Brian MacKenzie and Anthony Roberts explain the origins of the maximum heart rate number and why it so often tells us so little.
Ever seen this formula?
220 - age = MHR
It’s the standard formula for determining maximum heart rate, or MHR. Subtracting your age from 220 represents the highest heart rate one can safely achieve through exercise stress. This formula tells us a 15-year-old has a maximum heart rate of 205 and a 25-year-old has a maximum heart rate of 195.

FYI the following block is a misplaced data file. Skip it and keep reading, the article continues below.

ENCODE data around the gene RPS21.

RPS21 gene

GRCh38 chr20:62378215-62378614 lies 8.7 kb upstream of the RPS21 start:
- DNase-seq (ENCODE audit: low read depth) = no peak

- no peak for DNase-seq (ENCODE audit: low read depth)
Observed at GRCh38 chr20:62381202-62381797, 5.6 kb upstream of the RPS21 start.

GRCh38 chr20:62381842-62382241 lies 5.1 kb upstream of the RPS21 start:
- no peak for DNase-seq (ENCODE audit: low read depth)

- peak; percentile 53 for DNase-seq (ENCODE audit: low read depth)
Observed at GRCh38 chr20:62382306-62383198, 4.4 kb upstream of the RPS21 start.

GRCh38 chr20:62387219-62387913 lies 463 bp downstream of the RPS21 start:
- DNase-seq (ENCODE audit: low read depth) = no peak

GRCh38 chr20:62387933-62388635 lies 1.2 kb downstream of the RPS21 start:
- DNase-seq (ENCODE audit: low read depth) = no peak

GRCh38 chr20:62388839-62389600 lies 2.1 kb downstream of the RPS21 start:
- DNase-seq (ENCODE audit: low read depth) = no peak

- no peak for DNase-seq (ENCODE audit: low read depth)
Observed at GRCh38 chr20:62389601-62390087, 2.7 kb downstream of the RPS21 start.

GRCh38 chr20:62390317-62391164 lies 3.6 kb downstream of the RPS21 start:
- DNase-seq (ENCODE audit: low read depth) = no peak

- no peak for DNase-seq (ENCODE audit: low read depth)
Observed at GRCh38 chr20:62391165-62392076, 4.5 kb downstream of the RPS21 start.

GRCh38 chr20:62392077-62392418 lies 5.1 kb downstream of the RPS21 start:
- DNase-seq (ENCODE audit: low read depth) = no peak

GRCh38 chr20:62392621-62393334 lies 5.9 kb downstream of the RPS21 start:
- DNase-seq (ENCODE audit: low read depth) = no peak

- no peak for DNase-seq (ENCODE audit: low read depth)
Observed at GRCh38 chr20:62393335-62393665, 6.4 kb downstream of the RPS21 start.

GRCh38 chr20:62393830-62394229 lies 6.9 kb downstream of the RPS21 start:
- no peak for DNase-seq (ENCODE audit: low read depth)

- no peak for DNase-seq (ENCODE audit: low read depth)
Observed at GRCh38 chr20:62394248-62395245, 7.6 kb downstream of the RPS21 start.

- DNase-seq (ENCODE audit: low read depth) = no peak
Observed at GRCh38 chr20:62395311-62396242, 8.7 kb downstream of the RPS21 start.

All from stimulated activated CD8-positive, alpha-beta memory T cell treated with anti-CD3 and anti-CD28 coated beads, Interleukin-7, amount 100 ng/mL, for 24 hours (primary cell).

If I started training for 5K races at the age of 15 and continued for 10 years, my MHR would still be 195 when I reached 25 years old, according to this formula. After 10 years of endurance training, it would actually be lower than when I started training at 15. The formula tells me I’d have the same maximum heart rate as an untrained person of equal age after endurance training for an entire decade!
Ever wonder where MHR estimates or heart-rate training came from? Have you ever strapped on an HR monitor to see what your heart is doing? Or maybe you checked your resting pulse? It must be important, right? The mainstream medical industry, as well as the general fitness community, has set up parameters for what is healthy based on your resting HR, or RHR.
Fair? Not in the slightest.